In a world of rapidly rising seas, New York is better prepared than many coastal cities. As anyone who has seen the rock outcroppings in Central Park knows, much of Manhattan is built on 500-million-year-old schist, which is impervious to saltwater.

Map by John Grimwade

Unlike a storm of the century, with sea-level rise the water comes in slowly and never leaves. It just keeps rising until the ice sheets are all but gone (or they reach a thermal equilibrium and stop melting). At a recent talk to engineers and policymakers in the Netherlands, Matthijs Bouw, a Dutch architect who is working on the Big U, flashed an image of New York with buildings poking out of the water like trees in a swamp.

“This is the conversation that isn’t taking place,” Bouw told the group.

Building walls around a city is an idea that is as old as cities themselves. In the Middle Ages, walls were built to keep out invading armies. Now they are built to keep out Mother Nature. Obviously, if they are built right, they work. More than a quarter of the Netherlands is below sea level; without walls, dikes and levees, much of the nation would be a kingdom of fish. New Orleans exists today only because of its enormous levees. Virtually every coastal city in the world is defended by sea walls of one kind or another. But even in the Netherlands, walls are falling out of favor.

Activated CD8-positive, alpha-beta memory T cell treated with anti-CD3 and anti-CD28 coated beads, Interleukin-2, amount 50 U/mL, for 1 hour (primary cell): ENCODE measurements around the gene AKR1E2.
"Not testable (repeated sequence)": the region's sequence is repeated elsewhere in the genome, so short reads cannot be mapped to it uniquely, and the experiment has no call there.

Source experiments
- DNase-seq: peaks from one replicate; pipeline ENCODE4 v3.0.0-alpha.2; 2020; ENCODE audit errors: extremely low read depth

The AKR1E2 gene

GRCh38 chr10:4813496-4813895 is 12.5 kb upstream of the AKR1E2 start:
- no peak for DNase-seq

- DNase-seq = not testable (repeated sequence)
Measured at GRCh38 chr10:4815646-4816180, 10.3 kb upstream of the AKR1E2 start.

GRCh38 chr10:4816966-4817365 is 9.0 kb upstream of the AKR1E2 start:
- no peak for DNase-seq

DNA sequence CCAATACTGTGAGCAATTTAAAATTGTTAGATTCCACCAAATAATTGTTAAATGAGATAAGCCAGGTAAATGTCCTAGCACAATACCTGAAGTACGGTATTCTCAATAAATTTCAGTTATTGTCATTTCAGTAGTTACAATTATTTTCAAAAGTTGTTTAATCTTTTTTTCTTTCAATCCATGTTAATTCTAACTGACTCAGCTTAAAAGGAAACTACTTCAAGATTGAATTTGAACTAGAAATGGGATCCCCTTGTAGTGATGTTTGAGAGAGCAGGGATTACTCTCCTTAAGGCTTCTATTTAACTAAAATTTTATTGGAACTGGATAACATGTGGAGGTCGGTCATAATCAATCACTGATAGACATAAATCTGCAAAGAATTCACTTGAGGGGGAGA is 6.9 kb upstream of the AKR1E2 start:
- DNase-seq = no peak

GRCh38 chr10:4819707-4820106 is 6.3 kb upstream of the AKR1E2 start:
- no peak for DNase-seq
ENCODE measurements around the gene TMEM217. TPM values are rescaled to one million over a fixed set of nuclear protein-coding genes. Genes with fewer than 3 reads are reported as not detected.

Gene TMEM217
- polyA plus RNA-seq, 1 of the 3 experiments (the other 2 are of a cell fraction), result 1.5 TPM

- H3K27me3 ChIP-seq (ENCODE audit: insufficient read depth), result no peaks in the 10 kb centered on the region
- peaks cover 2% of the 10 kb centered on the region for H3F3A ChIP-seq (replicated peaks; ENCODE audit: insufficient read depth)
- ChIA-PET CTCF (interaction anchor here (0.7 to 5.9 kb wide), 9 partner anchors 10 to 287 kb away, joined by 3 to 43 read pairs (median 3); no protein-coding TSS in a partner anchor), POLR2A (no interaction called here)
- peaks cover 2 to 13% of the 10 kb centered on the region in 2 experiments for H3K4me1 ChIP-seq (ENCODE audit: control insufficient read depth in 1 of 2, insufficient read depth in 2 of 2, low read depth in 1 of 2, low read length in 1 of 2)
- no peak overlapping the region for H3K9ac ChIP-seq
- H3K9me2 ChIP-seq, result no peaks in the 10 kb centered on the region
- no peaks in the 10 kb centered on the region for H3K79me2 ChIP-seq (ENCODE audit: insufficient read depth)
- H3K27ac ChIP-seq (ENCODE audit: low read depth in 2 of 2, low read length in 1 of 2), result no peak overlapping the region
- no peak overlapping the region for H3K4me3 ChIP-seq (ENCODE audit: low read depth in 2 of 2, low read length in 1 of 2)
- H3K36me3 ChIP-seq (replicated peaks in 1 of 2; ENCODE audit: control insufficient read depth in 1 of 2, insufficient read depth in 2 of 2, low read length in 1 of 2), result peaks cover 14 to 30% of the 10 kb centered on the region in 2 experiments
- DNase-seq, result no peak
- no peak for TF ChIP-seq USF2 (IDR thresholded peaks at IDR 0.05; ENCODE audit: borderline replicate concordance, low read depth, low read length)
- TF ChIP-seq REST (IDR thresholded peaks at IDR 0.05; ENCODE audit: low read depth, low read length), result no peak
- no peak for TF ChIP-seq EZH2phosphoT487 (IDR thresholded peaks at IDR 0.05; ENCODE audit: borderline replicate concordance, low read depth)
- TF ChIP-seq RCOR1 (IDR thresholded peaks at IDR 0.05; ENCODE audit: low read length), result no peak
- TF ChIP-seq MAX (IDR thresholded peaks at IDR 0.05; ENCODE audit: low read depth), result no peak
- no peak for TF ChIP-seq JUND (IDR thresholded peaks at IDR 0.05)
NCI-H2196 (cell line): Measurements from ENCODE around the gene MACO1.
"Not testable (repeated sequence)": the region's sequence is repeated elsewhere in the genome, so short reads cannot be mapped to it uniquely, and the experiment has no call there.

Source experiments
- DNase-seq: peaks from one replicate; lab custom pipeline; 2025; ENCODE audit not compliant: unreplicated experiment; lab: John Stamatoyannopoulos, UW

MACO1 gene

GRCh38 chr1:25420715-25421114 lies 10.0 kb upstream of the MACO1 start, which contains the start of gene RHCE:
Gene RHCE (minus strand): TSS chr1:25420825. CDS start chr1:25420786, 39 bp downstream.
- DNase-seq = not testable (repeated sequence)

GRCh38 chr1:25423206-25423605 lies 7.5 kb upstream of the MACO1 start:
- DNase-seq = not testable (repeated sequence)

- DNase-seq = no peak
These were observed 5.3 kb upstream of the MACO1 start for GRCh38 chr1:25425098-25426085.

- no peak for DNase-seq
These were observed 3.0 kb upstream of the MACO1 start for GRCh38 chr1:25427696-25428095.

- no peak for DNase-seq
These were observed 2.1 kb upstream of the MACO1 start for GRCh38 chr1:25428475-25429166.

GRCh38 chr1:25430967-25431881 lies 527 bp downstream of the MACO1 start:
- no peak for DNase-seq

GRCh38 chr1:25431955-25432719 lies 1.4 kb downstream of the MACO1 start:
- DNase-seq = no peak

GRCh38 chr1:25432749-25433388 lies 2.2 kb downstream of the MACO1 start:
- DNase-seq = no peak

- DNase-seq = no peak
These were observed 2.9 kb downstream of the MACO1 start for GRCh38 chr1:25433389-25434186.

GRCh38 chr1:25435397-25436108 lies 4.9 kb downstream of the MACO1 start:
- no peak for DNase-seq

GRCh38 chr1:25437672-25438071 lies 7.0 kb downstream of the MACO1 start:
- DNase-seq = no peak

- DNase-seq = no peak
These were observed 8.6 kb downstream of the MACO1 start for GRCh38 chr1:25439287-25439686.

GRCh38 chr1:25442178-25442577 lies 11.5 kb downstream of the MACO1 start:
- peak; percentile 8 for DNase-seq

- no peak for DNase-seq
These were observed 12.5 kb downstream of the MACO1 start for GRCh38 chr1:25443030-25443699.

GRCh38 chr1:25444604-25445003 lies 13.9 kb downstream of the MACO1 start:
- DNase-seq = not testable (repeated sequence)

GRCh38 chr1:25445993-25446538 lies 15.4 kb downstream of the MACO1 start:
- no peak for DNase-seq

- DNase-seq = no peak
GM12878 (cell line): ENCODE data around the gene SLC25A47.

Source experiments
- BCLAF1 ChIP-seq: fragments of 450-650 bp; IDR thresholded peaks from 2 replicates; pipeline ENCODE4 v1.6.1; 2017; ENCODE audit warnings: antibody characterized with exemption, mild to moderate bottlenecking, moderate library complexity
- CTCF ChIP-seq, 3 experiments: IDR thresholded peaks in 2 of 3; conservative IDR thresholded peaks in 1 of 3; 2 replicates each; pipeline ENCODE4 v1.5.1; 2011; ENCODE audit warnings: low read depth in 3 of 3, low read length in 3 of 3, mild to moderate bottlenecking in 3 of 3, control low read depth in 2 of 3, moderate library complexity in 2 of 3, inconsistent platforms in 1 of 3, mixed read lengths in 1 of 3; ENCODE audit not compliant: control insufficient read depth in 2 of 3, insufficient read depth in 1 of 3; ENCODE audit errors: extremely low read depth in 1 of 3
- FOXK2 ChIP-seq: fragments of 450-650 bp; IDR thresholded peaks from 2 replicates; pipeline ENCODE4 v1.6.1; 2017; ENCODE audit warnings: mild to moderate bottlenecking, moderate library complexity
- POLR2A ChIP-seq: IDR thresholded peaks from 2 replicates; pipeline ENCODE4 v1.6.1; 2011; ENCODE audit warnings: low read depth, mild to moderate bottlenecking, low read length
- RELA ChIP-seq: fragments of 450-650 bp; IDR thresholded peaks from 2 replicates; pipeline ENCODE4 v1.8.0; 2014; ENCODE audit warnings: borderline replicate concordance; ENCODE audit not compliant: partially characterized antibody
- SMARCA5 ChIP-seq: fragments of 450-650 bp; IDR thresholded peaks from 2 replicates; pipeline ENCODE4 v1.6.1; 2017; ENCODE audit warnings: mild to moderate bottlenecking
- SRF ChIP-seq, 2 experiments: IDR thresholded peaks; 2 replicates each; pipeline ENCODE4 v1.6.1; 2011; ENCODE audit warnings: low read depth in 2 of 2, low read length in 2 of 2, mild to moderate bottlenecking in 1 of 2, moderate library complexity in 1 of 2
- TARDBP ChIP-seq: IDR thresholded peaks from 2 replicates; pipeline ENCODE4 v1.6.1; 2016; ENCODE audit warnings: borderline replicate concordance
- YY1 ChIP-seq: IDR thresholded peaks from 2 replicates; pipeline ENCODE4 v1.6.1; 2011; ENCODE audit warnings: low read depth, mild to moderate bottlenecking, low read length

“We are beginning to realize we can’t keep building walls forever,”

Richard Jorissen, a Dutch expert in flood protection, told me as we drove by a dike in the Netherlands one recent afternoon.

“Sometimes they are necessary, but we also realize that we have to learn to live with the water. If it is not built right, a wall can create as many problems as it solves.”

As far as walls go, the Big U is designed to be a nice one (“a wall with benefits,” as one urban designer puts it). It was one of the winning proposals in Rebuild by Design, a $930 million competition sponsored by the U.S. Department of Housing and Urban Development that hoped to inspire the world’s best architects and urban planners to rebuild a better New York. It’s the love child of a collaboration headed by the Bjarke Ingels Group, the hot Danish firm that has designed a number of playful buildings around the globe (the firm’s design for a trash incinerator in Copenhagen includes a year-round artificial ski slope).